Catherine Zimmerman first traveled to Copenhagen as a UD study abroad student. Next year, she will return with a Fulbright Research Award.

Catherine Zimmerman

A senior Honors neuroscience major, Catherine Zimmerman has received a Fulbright Award to pursue research in public health at the University of Copenhagen in Denmark. “The research lab that I will be working in focuses on the genetic components of metabolic disorders like obesity, Type I and Type II diabetes from an epidemiological perspective,” said Zimmerman. “I will be exploring whether we can predict obesity rates based upon data from pregnant mothers.”

Zimmerman traveled to Denmark once before, as a UD student, taking courses in psychopharmacology, social psychology, neuroimaging, and European history. Outside of the classroom, she became inspired to pursue her research in public health. “I lived in a public health living-learning community, where we spent time exploring the similarities and differences between the U.S. and Danish healthcare systems,” she said. “I think I am most looking forward to that moment when I arrive back in Copenhagen. Leaving was incredibly difficult, but the ability to return to Denmark with Fulbright is a dream.”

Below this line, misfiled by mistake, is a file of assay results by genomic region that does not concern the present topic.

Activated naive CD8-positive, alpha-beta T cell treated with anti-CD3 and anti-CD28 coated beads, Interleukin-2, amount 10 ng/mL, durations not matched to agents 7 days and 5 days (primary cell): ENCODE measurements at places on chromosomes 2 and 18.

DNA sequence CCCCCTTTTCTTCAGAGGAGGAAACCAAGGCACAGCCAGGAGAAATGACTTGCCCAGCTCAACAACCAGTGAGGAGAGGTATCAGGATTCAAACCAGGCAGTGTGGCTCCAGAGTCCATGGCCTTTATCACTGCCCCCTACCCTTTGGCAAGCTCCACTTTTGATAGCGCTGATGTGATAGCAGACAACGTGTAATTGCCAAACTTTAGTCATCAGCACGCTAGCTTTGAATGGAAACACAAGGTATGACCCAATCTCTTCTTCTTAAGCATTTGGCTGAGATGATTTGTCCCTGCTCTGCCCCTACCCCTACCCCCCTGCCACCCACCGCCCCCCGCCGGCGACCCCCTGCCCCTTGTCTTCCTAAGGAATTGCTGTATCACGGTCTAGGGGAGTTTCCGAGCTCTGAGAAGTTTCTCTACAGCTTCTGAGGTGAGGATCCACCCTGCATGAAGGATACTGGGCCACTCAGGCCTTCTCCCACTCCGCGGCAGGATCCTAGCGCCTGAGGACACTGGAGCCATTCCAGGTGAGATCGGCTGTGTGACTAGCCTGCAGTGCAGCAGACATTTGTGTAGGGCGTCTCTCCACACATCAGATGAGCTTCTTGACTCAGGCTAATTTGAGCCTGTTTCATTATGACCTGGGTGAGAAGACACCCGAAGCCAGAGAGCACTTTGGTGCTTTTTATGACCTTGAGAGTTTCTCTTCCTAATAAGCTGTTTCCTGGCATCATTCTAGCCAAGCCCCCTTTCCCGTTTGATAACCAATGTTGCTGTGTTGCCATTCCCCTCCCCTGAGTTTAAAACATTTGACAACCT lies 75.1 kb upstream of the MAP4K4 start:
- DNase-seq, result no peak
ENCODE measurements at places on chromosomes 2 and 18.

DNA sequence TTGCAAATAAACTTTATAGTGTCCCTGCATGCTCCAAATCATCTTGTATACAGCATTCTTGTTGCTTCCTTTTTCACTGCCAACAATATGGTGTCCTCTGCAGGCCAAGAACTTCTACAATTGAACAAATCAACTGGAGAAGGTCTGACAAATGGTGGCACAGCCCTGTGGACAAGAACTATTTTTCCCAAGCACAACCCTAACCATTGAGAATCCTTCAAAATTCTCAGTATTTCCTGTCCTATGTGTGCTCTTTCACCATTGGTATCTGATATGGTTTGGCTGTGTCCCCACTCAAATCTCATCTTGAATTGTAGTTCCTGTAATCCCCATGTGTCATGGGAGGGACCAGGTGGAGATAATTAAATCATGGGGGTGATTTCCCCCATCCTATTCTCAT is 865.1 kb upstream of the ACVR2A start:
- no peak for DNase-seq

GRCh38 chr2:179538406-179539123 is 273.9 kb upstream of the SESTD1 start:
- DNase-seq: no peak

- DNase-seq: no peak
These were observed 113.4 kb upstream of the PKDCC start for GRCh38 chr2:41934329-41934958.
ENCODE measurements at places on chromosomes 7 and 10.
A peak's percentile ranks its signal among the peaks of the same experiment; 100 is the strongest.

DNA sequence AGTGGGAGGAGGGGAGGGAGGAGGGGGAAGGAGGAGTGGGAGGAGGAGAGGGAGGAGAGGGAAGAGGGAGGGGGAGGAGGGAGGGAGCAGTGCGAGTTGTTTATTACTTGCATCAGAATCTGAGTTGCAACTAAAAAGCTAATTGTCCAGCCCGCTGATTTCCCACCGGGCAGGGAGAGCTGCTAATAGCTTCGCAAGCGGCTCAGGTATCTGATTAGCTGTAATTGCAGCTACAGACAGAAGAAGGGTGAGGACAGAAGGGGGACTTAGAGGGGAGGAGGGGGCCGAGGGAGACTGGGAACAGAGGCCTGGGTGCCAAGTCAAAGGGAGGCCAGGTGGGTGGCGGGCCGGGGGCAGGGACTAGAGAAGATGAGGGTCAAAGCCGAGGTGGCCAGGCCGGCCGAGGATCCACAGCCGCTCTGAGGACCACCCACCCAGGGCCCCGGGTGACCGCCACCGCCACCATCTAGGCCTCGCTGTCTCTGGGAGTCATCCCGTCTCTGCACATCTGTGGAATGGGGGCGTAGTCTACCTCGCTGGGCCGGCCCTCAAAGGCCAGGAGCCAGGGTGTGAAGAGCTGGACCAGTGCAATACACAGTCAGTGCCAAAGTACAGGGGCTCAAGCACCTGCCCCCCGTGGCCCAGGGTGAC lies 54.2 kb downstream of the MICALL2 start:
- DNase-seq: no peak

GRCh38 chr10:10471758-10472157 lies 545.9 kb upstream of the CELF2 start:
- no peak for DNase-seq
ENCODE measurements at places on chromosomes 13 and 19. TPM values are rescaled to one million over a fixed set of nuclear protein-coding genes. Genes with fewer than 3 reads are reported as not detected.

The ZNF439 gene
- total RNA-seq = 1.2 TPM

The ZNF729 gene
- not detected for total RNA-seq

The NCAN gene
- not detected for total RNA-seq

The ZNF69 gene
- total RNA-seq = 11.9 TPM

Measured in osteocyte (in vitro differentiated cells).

Alternates

In addition to UD’s five Fulbright grantees, the following were also recognized:

  • Elizabeth Huhn, Fulbright ETA alternate to South Korea
  • Amanda Kasman, Fulbright Study/Research alternate to the Netherlands
  • Markie Masucci, Fulbright ETA alternate to Spain
  • Kiera McNeil, Fulbright Study/Research alternate to Spain

For Future Fulbrighters

For future applicants, this year’s recipients advise:

“Plan early. I had a couple of appointments with the Institute for Global Studies (IGS), and that was really helpful. I had already started working at the Writing Center and with the ELI to gain experience in teaching English. But from then on, I definitely started to think about how I could develop more relevant experience.” — Matthew Anderson

“Build your network. The first thing I wanted to do when I received my award was to thank everyone who had helped me during the process. As I was looking at the list, I realized that there were so many people who helped me — professors, mentors, IGS and Honors staff. There are so many connections out there who can give you advice, especially about Fulbright.” — Catherine Zimmerman